One on the joys of raising plants is to see them pass on your good karma by helping to sustain other life-forms. Butterflies and bees are two well loved winged creatures. Today we will talk about butterflies.
Butterflies are fun for everyone, especially kids. Attracting them can be of two levels of seriousness. Level one is planting the things that butterflies like to feed on (butterfly nectar plants). If you really want to get into it, then you can begin to plant those things that butterflies will lay their eggs on, and that their baby caterpillars will love to eat. For now, let’s just assume you want to attract butterflies to visit. You can decide later if you want to up the ante.
|Small florets like those on this butterfly bush attract butterflies
Listed below are butterfly nectar plants we have at Sprout right now followed by the types of native butterflies (the ones that can be found in New York) that they attract…
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Butterfly Bush: (one of the best plants for this purpose) Eastern Tiger, Spicebush Swallowtail, Pipevine, Variegated Fritillary, Great Spangled Fritillary, Monarch, Painted Lady, American Lady, Red Admiral, Question Mark, Silver-Spotted Skipper, Wild Indigo Duskywing, Horace’s Duskywing
Echinacea (aka purple coneflower, the other best choice): Painted Lady, Swallowtail, Great Spangled Fritillary, Pearl Crescent, Monarch, Painted Lady, American Lady, Wild Indigo Duskywing, Horace’s Duskywing
Oregano: (who would have thunk it?): Swallowtail, Variegated Fritillary, Silver-Spotted Skipper, Wild Indigo Duskywing
Lantana: (you will notice the small florets, like the butterfly bush): Swallowtail, Spicebush Swallowtail, Monarch, Red Admiral, Silver-Spotted Skipper, Wild Indigo Duskywing
Zinnia: Painted Lady, Swallowtail, Silvery Checkerspot, American Lady, Silver-Spotted Skipper
Salvia: American Lady, Silver-Spotted Skipper
Sedum autumn joy: Pearl Crescent
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We would really love to hear about the different types of butterflies you see. If you get pictures of them, show us! Butterfly identification is fun, and I’ve heard that people who get bored of bird watching move on to butterfly watching.
Information painstakingly cross-referenced from the Butterfly Site http://www.thebutterflysite.com/.
agastache 2 kinds
flowering creeping thyme
balloon flowers (pictured below)
japanese anemones (probably will bloom this week!!)
grasses that are starting to bloom
–pennisetum, carex, hakonechloa–
black cohosh (cimicifuga) NATIVE shade plant
more catmint, blooms all summer long
Bees balm native vareity resistant to powdery mildew!
russian sage (drought tolerant)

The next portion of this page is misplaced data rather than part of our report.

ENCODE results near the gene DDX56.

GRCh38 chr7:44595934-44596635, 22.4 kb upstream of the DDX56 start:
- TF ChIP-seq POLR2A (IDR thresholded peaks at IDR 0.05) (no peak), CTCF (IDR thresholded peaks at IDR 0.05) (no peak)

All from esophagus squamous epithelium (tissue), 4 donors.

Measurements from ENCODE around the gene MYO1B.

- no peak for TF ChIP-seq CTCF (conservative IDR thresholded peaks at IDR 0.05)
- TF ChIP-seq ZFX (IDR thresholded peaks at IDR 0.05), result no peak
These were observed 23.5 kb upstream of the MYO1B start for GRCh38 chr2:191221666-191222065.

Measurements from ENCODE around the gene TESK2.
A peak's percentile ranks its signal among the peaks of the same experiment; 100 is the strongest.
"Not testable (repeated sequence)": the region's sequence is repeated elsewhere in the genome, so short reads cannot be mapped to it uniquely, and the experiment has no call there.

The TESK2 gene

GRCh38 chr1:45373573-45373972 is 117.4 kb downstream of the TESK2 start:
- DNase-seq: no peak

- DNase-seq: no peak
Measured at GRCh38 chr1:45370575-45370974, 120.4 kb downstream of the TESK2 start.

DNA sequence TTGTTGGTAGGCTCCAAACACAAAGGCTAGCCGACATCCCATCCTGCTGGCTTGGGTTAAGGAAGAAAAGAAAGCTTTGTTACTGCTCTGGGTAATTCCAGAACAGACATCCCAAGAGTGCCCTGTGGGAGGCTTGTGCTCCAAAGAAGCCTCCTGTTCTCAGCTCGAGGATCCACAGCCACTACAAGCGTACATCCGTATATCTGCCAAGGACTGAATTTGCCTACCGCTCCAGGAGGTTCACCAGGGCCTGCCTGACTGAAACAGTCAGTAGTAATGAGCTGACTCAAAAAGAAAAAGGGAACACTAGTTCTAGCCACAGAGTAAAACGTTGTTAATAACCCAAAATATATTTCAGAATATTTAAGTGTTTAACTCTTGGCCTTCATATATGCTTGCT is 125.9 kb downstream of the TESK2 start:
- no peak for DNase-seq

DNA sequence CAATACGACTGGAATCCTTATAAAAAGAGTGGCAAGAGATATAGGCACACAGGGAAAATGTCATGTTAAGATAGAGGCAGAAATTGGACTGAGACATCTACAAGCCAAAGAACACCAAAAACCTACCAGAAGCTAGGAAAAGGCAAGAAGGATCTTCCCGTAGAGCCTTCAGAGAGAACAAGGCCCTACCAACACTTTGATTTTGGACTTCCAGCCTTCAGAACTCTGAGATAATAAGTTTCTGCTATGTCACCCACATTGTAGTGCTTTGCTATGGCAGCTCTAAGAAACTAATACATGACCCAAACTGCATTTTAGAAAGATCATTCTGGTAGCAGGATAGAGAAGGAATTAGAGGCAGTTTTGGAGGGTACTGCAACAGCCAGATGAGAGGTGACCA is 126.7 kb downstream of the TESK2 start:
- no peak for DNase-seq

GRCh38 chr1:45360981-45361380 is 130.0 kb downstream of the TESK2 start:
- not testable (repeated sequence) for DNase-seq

liatris native perennial (tall purple flowers)
fairy tails grass
echinacia, shorter variety
Other NEW plants
Annual mixed baskets
sedum pachyclados (drouth tolerant, pictured below)
ageratum, jasmine, russian olive, anenome, chocolate allium, lycopodium. mammy blue roses, pink garden roses (2 kinds), dusty miller, solomon seal, white saponaria, rudbeckia white scabiosa, flowering eucalyptus, echinops, brunia, amnesia roses, white garden roses, white peony, chamomile, white ranunculus, large viburnum branches, purple artichoke
A lot of activity here today.
We have received those delicious herbs you’ve been asking about. Among them: basil, rosemary, lavender, peppermint, and cilantro (for those of you that like that cilantro flavor).
|Basil: ready to be cultivated for pesto.
We found some more swallowtail caterpillars on the dill and fennel plants. If you are lucky enough to find a caterpillar on yours, just let them eat the plant. Butterflies are delightful to behold.
Here is some really exciting news. We have insanely beautiful RED passionflower vines. You can get them in small 4 inch pots, or the larger version. When the flowers open they will knock your socks off.
|Passionflower. Hot diggity.
Other outdoor additions today: coleus, angelonia, sweet potato vine, zinnias and lantana. Indoor additions: ficus lyrata trees, small wandering jew plants, and fitonias.
|Long lasting blooms: Angelonia
On top of all that we also rearranged the store. Sorry for those of you that came in to see us in this messy process, but we are happy with the results, and hope it will be more helpful for you too. Now all the terrarium supplies are in one place up front: rocks, sand, moss, living together in harmony. Give us compliments on how nice everything looks.
|Here is a sneak peak at the the new terrarium section. To get a less obscured view, come in person!
Finally to end this blog post: our employee Greg, plant man extraordinaire, will be leaving to go on tour with his band Batillus for a few weeks. We will miss him, but we take some comfort in something he admitted after a little prodding today. Greg revealed that, “All of our songs are inspired by plants, black plants.”
Two delightful summertime plants caught my eye while watering yesterday. 1. Kangaroo Paw: Packing the proverbial punch
There is one kangaroo paw in the yard at Sprout right now. A prize goes to the first person who buys it. What is the prize? Why the kangaroo paw itself! Come try to find it. Its like “Where’s Waldo”.
|The Kangaroo Paw Annual hides amidst the greenery
2. Astilbe: “Vision in Red”
You need to get close and check out the amazing coloration of the flowers on this astilbe. You may get the song “lady in red… is dancing with me” in your head, but don’t let that confuse you. Its a vision in red!
Tester mahgester.So I guess this is sort of how we will be getting down. Simple and to the point, like this Chive Squared Loft Vase.